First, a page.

Port Neches set for “new infrastructure for decades to come”
Published 7:25 pm Saturday, February 15, 2020
PORT NECHES — The city of Port Neches received a Harvey Community Development Block Grant from the Texas General Land Office in November 2018 to make improvements and changes to existing infrastructures.
The funds, totaling $2,965,377.65, are going to replace the water tower at Magnolia Avenue and 2nd Street and construct a water line between the Little Abbeyville and Saba Lane areas.
At this week’s city council meeting, officials approved contracts for Schaumburg and Polk Engineering to receive $184, 320 for their role in the water tower replacement, David J. Waxman, Inc. will receive $177,922.65 for administration and management services and LJA Engineering Inc. will service the water line project for $114,000 to begin the process.
Port Neches City Manager Andre Wimer said both projects provide much needed improvements to the city’s water system.
“The water tower at Magnolia is the city’s oldest water tower right now,” he said. “It’s over 50 years old and there are some repairs that are much needed.
“Looking at the cost of repair versus the cost of the new water tower is within a couple hundred thousand dollars of each other. So we made the long-term decision to replace it. Now we will have that new infrastructure for decades to come.”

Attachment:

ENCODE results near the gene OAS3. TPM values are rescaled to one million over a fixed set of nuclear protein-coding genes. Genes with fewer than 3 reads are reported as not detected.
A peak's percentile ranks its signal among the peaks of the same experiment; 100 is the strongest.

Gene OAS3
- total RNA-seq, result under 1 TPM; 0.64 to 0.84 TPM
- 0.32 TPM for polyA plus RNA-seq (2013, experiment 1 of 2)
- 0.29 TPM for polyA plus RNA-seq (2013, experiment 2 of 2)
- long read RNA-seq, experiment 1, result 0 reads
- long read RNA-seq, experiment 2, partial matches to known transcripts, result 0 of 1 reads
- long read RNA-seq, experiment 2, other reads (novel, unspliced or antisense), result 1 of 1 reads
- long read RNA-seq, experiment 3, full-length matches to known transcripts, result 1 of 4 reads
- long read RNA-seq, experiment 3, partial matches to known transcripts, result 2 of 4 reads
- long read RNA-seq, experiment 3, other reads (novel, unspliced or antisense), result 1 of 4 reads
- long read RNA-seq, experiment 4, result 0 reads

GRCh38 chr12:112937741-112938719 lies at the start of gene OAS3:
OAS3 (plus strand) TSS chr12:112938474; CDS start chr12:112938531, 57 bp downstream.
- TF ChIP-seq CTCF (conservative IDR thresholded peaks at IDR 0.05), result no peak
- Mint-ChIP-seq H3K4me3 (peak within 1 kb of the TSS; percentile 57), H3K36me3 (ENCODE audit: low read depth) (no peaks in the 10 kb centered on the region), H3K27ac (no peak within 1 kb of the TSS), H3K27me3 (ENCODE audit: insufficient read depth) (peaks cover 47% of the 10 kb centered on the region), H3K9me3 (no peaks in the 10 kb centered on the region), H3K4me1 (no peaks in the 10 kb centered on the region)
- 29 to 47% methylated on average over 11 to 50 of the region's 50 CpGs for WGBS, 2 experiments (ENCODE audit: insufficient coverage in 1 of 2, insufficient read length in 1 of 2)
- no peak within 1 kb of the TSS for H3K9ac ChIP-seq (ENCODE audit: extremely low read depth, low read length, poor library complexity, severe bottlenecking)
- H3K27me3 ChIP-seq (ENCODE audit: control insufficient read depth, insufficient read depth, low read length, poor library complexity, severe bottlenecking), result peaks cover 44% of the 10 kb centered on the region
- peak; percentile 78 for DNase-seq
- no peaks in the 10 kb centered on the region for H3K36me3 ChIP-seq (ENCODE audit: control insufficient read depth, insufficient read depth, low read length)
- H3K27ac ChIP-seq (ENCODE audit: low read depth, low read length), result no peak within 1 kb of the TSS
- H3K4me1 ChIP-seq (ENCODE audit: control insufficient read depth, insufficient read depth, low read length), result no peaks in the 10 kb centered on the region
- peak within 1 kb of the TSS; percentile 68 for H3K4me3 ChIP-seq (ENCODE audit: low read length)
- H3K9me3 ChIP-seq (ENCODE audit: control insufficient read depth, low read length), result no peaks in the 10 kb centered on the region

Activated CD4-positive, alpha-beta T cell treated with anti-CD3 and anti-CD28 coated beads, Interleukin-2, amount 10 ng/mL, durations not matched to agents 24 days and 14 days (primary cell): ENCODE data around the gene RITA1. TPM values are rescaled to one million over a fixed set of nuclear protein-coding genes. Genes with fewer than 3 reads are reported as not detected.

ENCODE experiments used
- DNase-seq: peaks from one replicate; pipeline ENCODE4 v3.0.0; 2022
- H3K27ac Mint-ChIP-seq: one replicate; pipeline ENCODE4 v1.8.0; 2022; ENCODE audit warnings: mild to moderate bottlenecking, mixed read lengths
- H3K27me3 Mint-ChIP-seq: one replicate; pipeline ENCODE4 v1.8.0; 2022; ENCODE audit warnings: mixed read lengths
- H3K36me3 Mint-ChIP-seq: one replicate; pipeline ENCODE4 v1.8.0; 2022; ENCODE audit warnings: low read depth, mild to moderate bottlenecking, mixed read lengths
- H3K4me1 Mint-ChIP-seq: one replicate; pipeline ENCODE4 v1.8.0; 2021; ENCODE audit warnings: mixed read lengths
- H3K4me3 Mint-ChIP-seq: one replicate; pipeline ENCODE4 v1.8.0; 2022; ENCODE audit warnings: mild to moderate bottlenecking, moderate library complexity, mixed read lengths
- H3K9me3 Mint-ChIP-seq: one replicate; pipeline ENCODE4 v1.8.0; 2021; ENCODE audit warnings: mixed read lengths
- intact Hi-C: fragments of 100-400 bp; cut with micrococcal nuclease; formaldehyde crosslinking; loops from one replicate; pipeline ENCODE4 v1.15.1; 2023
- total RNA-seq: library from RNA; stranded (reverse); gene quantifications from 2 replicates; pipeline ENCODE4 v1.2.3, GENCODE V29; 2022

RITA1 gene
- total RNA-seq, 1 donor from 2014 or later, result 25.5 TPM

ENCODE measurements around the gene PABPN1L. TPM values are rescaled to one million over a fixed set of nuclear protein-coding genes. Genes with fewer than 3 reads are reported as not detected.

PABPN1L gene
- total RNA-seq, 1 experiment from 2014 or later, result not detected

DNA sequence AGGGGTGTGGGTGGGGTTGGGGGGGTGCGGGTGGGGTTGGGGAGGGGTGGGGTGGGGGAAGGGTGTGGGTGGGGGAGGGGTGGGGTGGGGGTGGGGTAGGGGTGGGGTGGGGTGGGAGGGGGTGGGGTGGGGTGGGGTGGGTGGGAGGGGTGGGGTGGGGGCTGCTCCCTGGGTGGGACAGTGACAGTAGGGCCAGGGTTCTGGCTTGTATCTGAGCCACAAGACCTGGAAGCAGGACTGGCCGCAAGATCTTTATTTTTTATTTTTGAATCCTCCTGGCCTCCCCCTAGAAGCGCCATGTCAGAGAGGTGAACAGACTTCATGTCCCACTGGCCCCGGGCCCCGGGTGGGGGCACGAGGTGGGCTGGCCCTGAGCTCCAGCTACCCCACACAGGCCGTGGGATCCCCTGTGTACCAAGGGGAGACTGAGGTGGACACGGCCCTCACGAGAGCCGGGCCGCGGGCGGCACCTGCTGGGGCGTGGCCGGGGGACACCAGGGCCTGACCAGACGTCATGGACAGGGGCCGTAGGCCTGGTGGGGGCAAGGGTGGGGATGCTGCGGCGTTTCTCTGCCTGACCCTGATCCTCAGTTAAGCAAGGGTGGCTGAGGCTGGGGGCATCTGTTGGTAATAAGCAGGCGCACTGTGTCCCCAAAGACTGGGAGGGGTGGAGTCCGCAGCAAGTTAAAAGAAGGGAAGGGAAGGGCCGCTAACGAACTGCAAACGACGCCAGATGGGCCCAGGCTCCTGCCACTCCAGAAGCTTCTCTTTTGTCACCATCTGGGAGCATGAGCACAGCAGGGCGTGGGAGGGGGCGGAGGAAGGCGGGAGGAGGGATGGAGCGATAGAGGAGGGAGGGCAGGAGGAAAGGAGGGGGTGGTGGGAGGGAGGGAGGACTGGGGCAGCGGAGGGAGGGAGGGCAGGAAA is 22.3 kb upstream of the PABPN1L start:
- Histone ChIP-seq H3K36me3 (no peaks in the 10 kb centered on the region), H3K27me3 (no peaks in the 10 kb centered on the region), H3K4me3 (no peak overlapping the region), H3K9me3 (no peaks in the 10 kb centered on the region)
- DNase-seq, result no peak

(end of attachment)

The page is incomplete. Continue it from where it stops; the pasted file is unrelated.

Wimer said existing cell phone equipment attached to the water tower might be temporarily compromised during replacement. The city has reached out to the provider, and at the time of the meeting, had not received a response.
The city’s new water line creates a loop, easing the flow of water throughout the city.
“Right now, within our water system, we essentially have dead ends at the Abbeyville area and Saba Lane area,” Wimer said. “By creating this loop, it will allow continuous circulation and flexibility.
“If there is a sudden need to cut off flow in either of those two areas, we will be able to back feed because we have that looped water line.”
Wimer said the change enhances the over all flow of the system, allowing the city to control the flow of water and receive easier access should an emergency arise.
Work for both locations will begin shortly, although a current timeline is unavailable. Wimer said both projects have a completion date of April 30, 2022.
“The citizens need to know that these are infrastructure projects that the staff has identified for a number of years as being necessary,” he said. “We are fortunate to be able to obtain funding to complete both of them.”